« AnteriorContinuar »
Then, good my liege, mistake me not so much,
To think my poverty is treacherous.
Cel. Dear sovereign, hear me speak.
Duke F. Ay, Celia; we stay'd her for your sake, Else had she with her father rang'd along.
Cel. I did not then entreat to have her stay,
It was your pleasure, and your own remorse';
I was too young that time to value her,
But now I know her; if she be a traitor,
Why so am I: we still have slept together,
Rose at an instant, learn'd, play'd, eat together;
And wheresoe'er we went, like Juno's swans,
Still we went coupled, and inseparable.
Duke F. She is too subtle for thee; and her smooth
Her very silence, and her patience,
Speak to the people, and they pity her.
Thou art a fool: she robs thee of thy name;
And thou wilt show more bright, and seem more virtuous,
When she is gone: then open not thy lips;
Firm and irrevocable is my doom
Which I have pass'd upon her; she is banish'd.
Cel. Pronounce that sentence then on me, my liege; I cannot live out of her
Duke F. You are a fool:-You, niece, provide yourself;
If you out-stay the time, upon mine honour,
And in the greatness of my word, you die.
[Exeunt Duke FREDERICK and Lords.
Cel. O my poor Rosalind: whither wilt thou go?
Wilt thou change fathers? I will give thee mine.
I charge thee, be not thou more griev'd than I am.
Ros. I have more cause.
Thou hast not, cousin ;
Pr'ythee, be cheerful: know'st thou not, the duke
Hath banish'd me his daughter?
7 remorse ;] i. c. compassion.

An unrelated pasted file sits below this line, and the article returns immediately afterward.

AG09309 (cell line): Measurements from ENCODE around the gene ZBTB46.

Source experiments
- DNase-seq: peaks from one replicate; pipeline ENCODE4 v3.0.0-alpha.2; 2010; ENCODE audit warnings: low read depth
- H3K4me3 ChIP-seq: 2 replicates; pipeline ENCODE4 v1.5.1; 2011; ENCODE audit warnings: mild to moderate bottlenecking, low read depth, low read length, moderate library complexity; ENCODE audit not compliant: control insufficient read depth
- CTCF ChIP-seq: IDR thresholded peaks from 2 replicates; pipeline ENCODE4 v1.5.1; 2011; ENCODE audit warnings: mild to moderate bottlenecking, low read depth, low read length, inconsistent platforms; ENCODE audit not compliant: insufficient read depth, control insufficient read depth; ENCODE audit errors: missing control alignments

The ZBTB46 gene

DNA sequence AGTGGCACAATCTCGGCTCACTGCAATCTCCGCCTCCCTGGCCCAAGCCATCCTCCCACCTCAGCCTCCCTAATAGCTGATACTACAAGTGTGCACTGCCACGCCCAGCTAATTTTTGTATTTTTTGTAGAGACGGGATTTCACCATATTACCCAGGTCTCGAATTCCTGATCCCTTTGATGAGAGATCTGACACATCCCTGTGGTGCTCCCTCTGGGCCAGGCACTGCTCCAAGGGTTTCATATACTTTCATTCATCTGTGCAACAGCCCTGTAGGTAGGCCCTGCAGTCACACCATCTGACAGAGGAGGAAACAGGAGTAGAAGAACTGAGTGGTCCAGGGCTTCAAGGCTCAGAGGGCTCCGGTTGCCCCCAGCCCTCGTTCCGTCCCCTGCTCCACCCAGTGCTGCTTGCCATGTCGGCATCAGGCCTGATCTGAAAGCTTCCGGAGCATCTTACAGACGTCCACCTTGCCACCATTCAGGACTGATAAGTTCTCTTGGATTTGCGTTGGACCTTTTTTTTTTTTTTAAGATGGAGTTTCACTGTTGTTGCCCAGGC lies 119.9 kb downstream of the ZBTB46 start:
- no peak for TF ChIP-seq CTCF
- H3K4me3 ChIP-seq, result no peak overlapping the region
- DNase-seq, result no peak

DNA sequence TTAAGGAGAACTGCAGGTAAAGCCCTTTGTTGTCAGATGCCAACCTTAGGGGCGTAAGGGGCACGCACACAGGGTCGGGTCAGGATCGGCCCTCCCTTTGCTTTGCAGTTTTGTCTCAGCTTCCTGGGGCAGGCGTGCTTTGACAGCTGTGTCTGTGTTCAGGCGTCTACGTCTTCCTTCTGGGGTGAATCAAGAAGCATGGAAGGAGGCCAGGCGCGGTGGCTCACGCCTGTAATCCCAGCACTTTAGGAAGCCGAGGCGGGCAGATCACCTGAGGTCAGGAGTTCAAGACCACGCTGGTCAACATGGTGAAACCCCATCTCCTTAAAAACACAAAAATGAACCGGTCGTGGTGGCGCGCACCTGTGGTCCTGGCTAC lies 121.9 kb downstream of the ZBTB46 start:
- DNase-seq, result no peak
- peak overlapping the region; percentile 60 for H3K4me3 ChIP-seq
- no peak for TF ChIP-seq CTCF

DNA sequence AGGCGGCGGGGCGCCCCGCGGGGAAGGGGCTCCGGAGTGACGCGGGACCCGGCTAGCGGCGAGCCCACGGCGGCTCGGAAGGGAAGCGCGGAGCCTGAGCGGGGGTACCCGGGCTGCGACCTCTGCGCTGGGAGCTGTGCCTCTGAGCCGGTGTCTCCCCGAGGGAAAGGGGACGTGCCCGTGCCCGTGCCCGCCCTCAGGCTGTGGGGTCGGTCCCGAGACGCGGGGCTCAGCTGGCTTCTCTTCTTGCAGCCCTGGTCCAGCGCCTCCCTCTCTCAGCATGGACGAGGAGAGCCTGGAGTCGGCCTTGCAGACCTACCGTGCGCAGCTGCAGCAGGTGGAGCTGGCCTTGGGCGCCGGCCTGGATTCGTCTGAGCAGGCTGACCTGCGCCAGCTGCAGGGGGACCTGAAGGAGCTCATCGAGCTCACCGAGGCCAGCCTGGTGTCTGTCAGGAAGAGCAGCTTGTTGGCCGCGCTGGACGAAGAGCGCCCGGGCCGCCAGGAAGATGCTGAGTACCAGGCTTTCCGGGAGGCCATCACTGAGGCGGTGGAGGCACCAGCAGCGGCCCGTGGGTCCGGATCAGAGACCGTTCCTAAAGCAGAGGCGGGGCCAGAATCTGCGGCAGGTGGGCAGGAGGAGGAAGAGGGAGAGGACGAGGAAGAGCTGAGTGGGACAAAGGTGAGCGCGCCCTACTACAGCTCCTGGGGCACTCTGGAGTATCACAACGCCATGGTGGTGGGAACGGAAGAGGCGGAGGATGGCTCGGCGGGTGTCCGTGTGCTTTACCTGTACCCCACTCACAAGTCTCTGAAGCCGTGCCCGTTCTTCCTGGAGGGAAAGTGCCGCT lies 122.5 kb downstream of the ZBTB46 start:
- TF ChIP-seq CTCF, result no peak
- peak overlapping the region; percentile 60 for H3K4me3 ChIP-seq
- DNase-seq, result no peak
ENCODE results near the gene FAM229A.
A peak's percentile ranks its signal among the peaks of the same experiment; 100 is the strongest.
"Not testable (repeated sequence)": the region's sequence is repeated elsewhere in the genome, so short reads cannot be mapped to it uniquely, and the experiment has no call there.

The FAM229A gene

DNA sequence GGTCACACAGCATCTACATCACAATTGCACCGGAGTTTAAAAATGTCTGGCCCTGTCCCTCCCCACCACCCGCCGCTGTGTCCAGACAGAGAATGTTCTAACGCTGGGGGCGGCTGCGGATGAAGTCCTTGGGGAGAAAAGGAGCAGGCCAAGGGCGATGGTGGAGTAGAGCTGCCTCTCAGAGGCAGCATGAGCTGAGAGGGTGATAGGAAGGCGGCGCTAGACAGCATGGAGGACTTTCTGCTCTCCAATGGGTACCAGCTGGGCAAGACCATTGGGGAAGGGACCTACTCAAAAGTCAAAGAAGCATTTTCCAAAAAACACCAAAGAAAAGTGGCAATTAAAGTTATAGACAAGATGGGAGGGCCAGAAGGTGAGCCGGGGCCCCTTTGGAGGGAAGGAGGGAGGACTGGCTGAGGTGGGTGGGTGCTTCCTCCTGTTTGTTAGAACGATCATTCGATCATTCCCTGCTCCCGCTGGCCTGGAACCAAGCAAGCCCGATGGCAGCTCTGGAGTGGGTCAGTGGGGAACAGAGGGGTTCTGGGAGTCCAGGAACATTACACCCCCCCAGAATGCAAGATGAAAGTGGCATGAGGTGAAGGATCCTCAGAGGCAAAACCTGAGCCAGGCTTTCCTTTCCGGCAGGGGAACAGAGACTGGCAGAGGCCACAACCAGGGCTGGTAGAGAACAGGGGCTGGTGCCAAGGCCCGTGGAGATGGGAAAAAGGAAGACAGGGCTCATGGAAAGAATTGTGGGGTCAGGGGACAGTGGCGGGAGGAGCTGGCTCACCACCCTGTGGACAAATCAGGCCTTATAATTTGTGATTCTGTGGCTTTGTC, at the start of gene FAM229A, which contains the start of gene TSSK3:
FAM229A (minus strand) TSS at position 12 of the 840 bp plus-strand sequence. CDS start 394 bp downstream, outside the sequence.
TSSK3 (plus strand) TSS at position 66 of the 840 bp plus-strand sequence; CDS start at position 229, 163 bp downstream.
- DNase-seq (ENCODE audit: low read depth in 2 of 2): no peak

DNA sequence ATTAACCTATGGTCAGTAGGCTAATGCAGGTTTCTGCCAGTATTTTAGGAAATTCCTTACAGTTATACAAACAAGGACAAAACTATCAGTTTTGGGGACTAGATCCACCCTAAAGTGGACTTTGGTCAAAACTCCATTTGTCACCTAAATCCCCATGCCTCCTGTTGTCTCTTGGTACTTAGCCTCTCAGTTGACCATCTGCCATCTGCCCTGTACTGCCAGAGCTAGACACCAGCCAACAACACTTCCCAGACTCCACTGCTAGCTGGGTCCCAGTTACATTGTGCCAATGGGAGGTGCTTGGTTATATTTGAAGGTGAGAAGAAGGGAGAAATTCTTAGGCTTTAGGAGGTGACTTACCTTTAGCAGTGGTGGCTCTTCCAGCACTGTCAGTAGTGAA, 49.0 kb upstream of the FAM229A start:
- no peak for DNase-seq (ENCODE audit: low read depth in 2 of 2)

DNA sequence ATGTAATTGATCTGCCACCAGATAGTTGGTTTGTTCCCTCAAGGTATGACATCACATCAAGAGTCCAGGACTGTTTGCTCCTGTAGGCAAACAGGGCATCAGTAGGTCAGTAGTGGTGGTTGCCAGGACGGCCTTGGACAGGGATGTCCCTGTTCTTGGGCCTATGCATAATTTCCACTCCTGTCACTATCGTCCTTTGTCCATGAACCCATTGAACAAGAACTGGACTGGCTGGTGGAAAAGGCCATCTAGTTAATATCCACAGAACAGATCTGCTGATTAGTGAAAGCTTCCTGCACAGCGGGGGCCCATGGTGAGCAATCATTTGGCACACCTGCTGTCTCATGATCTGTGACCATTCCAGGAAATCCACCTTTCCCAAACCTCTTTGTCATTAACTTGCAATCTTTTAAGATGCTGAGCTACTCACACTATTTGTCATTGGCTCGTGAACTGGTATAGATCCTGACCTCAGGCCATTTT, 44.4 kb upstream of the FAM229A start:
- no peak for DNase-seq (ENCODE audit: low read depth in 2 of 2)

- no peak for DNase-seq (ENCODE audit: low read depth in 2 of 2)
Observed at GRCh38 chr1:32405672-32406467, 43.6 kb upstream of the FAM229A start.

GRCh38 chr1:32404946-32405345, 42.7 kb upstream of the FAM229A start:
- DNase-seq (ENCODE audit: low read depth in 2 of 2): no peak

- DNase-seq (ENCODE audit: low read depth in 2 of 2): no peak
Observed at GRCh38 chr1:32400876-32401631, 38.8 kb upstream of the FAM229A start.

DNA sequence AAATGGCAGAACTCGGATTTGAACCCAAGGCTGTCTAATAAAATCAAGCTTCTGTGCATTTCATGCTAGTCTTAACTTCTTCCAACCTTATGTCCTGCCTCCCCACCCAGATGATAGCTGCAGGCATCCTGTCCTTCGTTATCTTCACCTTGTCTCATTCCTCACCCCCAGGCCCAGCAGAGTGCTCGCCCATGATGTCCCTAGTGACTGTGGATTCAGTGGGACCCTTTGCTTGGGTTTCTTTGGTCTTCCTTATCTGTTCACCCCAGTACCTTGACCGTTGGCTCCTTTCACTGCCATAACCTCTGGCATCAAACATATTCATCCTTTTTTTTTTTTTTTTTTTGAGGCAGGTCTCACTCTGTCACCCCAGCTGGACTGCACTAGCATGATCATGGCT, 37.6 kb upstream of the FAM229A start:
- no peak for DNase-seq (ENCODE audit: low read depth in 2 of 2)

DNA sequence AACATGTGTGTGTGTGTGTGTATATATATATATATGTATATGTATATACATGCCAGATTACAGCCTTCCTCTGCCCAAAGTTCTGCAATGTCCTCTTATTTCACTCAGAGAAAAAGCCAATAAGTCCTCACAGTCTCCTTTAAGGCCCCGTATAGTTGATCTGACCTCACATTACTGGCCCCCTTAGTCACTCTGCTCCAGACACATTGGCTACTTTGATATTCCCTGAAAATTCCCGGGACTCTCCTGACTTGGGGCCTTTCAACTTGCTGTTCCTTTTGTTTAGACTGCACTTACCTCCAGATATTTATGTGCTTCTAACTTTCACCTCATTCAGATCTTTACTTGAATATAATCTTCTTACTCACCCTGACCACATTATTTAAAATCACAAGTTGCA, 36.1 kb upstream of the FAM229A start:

That he hath not.
Cel. No? hath not? Rosalind lacks then the love
Which teacheth thee that thou and I am one;
Shall we be sunder'd? shall we part, sweet girl?
No let my father seek another heir.
Therefore devise with me, how we may fly,
Whither to go, and what to bear with us:
And do not seek to take your change upon you,
To bear your griefs yourself, and leave me out;
For, by this heaven, now at our sorrows pale,
Say what thou canst, I'll go along with thee.
Ros. Why, whither shall we go?
To seek my uncle †.
Ros. Alas, what danger will it be to us,
Maids as we are, to travel forth so far?
Beauty provoketh thieves sooner than gold.
Cel. I'll put myself in poor and mean attire,
And with a kind of umber smirch my face';
The like do you; so shall we pass along,
And never stir assailants.
Were it not better,
Because that I am more than common tall,
That I did suit me all points like a man?
A gallant curtle-ax' upon my thigh,
A boar-spear in my hand; and (in my heart
Lie there what hidden woman's fear there will,)
We'll have a swashing' and a martial outside;
As many other mannish cowards have,
That do outface it with their semblances.
Cel. What shall I call thee, when thou art a man?
+"in the forest of Arden."
8 And with a kind of umber smirch my face;] Umber is a dusky yellow-coloured earth, brought from Umbria in Italy.
curtle-ax-] Or cutlace, a broad sword.
1 We'll have a swashing, &c.] A swashing outside is an appearance of noisy, bullying valour. Swashing blow is mentioned in Romeo and Juliet; and in King Henry V. the Boy says:"As young as I am, I have observed these three swashers ;" meaning Nym, Pistol, and Bardolph.
Ros. I'll have no worse a name than Jove's own page, And therefore look you call me, Ganymede. But what will you be call'd?
Cel. Something that hath a reference to my state: No longer Celia, but Aliena.
Ros. But, cousin, what if we assay'd to steal The clownish fool out of your father's court? Would he not be a comfort to our travel?
Cel. He'll go along o'er the wide world with me ;
Leave me alone to woo him: Let's away,
And get our jewels and our wealth together;
Devise the fittest time, and safest way
To hide us from pursuit that will be made
After my flight: Now go we in content,
To liberty, and not to banishment.
SCENE I-The Forest of Arden.
Enter Duke Senior, AMIENS, and other Lords, in the dress of Foresters.